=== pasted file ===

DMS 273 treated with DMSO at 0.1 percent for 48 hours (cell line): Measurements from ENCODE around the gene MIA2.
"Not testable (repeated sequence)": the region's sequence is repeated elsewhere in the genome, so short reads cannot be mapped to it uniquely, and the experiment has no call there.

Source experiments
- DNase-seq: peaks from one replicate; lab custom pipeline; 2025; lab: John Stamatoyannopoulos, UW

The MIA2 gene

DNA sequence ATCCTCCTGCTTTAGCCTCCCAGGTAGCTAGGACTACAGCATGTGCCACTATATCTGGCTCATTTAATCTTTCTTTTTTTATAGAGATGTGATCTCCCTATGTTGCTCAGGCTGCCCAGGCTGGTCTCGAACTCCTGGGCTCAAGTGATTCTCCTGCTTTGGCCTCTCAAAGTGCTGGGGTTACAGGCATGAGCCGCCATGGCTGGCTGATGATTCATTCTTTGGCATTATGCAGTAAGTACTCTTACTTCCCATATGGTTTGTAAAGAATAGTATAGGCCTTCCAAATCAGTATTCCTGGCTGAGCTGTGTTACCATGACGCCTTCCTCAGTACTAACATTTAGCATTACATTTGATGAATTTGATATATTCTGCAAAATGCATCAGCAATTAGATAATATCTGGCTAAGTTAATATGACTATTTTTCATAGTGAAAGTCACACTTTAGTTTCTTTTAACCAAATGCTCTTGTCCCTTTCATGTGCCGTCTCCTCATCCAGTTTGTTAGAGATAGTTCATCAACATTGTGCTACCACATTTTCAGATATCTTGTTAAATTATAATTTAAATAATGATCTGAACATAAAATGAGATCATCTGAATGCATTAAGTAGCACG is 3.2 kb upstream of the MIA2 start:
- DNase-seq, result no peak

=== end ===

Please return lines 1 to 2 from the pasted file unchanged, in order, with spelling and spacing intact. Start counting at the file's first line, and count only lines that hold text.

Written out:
DMS 273 treated with DMSO at 0.1 percent for 48 hours (cell line): Measurements from ENCODE around the gene MIA2.
"Not testable (repeated sequence)": the region's sequence is repeated elsewhere in the genome, so short reads cannot be mapped to it uniquely, and the experiment has no call there.